I am new to Clojure, I am new to Macros and I have no prior background in Lisp. I went on to create my own switch case like form and ended up with this:

(defmacro switch-case [v cases default] (if (cases v) (cases v) default )) 

and then tried making a function and ended up with this:

(defn fn-switch-case [v cases default] (if (cases v) (cases v) default ))


(switch-case 5 {6 "six" 7 "seven"} "not there")


(fn-switch-case 5 {6 "six" 7 "seven"} "not there")

Work fine.

What could be the scenario where I would need a macro and a function wont work ? Is there a drawback in my function or macro implementations ?

  • 3
    I don't have a specific example for you, but the simple answer is that macros are needed for creating new syntax (as in Domain-Specific Languages). But, as your example illustrates, ordinary first-class Lisp functions are already powerful enough to do the job without requiring macros, in many cases. You should favor ordinary functions over macros; only use macros when an ordinary function won't do. Commented May 28, 2013 at 14:38
  • 1
    See also stackoverflow.com/questions/2561221 Commented May 28, 2013 at 14:52

3 Answers 3


One benefit of macros is that they don't follow the same evaluation rules as functions, since they're just performing transformations on the code.

An example of a construct you couldn't create just by using functions is Clojure's threading macro.

It lets you insert an expression as the first argument in a sequence of forms:

(-> 5
  (+ 3)
  (* 4))

is equivalent to

(* (+ 5 3) 4)

You wouldn't be able to create this kind of construct using only functions, since before the -> expression was evaluated, the inner (+ 3) and (* 4) would be, meaning -> would receive

(-> 5

and it needs to see the actual functions being used in order to work.

In your example, consider if the result for some case were to have side-effects or call some other function. A function version would not be able to prevent that code from being run in a situation where that result is not picked, whereas a macro could prevent that code from being evaluated unless it is the option taken.

  • 1
    I get it. becoz of my mind, I cant think beyond a function. i always end up making a construct that looks like a function and can be done with a function. because I am used to writing code not making languages and constructs or DSls. Commented May 29, 2013 at 12:34

One fun aspect of macros are that they give you the possibility of expanding the syntax of your lisp and adding new syntactic features to it, and this happens only because arguments passed to a macro will get evaluated only at runtime, and not at the time of compiling your macro. As an example the first/last thread macros in clojure -> ->> don't evaluate their expression-arguments, otherwise these evaluated results couldn't accept anything more (say (+ 3) => 3 and 3 is not a function which could accept your first main argument in something like (-> 4 (+ 3))).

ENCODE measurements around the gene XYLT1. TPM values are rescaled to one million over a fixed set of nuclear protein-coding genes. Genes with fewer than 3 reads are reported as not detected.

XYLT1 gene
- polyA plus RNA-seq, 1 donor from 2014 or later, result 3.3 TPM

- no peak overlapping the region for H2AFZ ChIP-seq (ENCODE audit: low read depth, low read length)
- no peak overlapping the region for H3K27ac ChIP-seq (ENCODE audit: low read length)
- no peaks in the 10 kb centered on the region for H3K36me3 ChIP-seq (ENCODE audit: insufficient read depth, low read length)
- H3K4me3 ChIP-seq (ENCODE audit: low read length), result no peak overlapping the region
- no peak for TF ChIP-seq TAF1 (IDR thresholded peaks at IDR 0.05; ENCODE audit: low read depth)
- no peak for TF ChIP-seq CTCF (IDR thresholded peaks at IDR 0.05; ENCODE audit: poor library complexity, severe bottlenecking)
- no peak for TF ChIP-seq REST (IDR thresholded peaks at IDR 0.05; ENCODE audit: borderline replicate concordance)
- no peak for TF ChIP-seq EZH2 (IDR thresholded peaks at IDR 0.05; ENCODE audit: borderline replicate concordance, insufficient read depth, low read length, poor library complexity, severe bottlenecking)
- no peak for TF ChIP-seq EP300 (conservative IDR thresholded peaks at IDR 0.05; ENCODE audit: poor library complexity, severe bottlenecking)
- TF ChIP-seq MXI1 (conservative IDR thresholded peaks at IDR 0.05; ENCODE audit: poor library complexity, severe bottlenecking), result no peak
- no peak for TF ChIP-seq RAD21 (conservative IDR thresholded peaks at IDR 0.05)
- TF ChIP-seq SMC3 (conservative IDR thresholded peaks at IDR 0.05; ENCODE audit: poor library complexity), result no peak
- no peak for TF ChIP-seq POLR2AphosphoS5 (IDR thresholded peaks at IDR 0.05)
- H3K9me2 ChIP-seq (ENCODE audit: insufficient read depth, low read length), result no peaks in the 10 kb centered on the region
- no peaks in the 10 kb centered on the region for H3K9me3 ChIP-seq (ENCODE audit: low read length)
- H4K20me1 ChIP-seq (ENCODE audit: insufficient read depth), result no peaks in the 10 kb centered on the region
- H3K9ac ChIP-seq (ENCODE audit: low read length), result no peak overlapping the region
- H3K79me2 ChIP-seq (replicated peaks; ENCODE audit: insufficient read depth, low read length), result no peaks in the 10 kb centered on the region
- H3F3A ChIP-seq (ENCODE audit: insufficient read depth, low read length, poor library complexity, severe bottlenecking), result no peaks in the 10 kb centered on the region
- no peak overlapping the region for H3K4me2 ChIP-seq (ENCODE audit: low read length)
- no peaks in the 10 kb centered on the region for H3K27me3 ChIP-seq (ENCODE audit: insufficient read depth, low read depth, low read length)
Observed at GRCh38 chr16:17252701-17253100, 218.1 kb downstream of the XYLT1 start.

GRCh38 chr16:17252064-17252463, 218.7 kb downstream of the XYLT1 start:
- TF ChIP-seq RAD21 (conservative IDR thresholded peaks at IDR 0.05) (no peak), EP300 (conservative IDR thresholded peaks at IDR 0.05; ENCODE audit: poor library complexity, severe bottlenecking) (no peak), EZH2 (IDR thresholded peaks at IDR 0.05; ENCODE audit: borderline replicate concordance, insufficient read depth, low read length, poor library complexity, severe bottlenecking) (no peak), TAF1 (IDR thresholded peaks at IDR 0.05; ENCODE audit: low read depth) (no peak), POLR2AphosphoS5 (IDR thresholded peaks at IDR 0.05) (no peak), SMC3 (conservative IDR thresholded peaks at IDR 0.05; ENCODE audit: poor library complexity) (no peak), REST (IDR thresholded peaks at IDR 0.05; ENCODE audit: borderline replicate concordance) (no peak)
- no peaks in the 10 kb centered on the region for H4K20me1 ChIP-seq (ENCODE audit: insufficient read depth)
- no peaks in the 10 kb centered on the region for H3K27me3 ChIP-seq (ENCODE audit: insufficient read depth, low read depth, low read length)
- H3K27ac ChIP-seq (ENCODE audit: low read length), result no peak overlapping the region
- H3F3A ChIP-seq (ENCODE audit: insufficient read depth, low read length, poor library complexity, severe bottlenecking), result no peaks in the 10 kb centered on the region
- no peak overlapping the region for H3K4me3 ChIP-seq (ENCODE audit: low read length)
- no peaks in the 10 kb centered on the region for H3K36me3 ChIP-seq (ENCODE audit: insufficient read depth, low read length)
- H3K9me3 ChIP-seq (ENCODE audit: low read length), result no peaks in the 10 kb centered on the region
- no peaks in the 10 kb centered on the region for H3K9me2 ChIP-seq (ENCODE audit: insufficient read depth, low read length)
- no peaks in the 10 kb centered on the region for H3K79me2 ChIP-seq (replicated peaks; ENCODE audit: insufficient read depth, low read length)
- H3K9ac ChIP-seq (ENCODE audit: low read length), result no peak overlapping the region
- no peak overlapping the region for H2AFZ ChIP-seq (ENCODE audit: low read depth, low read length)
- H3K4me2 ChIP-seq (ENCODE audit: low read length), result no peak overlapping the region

Now if i like this syntax and i want to add it to my Common Lisp implementation (which doesn't have it) i can add it up by defining a macro myself. Something like this:

;;; in SBCL

;;; first thread:
(defmacro -> (x &rest more)
  (loop for m in more
     for n = `(,(first m) ,x ,@(rest m)) then `(,(first m) ,n ,@(rest m))
     finally (return n)))

;;; last thread:
(defmacro ->> (x &rest more)
  (loop for m in more
     for n = `(,(first m) ,@(rest m) ,x) then `(,(first m) ,@(rest m) ,n)
     finally (return n)))

Now i would be able to use them in Common Lisp the same way as in Clojure:

(-> #'+
    (mapcar '(2 3 4) '(1 2 3))) ;; => (3 5 7)

(->> #'>
 (sort '(9 8 3 5 7 2 4))) ;; => (9 8 7 5 4 3 2)

Also maybe you want to have a new syntax for clojure's range function with your own keywords for your syntax, something like:

(from 0 to 10) ;=> (0 1 2 3 4 5 6 7 8 9)

(from 0 to 10 by 0.5) ;;=> (0 0.5 1.0 1.5 2.0 2.5 3.0 3.5 4.0 4.5 5.0 5.5 6.0 6.5 7.0 7.5 8.0 8.5 9.0 9.5)

can be defined like this macro:

(defmacro from
  "Just another range!"
  [x y z & more]
  `(when (= '~y '~'to)
     (if '~more (range ~x ~z (second '~more))
         (range ~x ~z))))

or add something similar to Common Lisp (it is only for example since all these can already be done in the languages of course!):

(defmacro from (x y z &rest r)
  `(when (eql ',y 'to)
     (if (and ',r (eql (first ',r) 'by))
     (loop for i from ,x to ,z by (second ',r) collect i)
     (loop for i from ,x to ,z collect i))))

(from 0 to 10) ;=> (0 1 2 3 4 5 6 7 8 9 10)
(from 0 to 5 by 1/2) ;=> (0 1/2 1 3/2 2 5/2 3 7/2 4 9/2 5)

I'm not exactly sure what you want your switch-case function to do. What should be the value of:

(def x 5)
(switch-case x {5 :here}

It might be useful if you viewed the source of the related core functions/macros by using the repl

(clojure.repl/source case)

But in general a reason why you might want a macro as opposed to a function is that using the core case macro

(case 6
  5 (print "hello")
  "not there")

will not print hello. However, if case were defined as a function, it print "hello" to the screen and the whole expression would evaluate to "not there". This is because functions evaluate their arguments before every calling the function.

  • 3
    This doesn't really answer the main question. It only nitpicks on the example. Commented May 28, 2013 at 14:31
  • 1
    The last part answers the question. It says something a macro can do that a function cannot.
    – WuHoUnited
    Commented May 28, 2013 at 22:10
  • You could have been a little clearer about how argument evaluation differs with macros. Commented May 28, 2013 at 22:46
  • I was learning macros. I wanted to create a construct assuming it wasn't there. So I thought of making a switch case using if form. I couldn't think of anything else. Commented May 29, 2013 at 13:16

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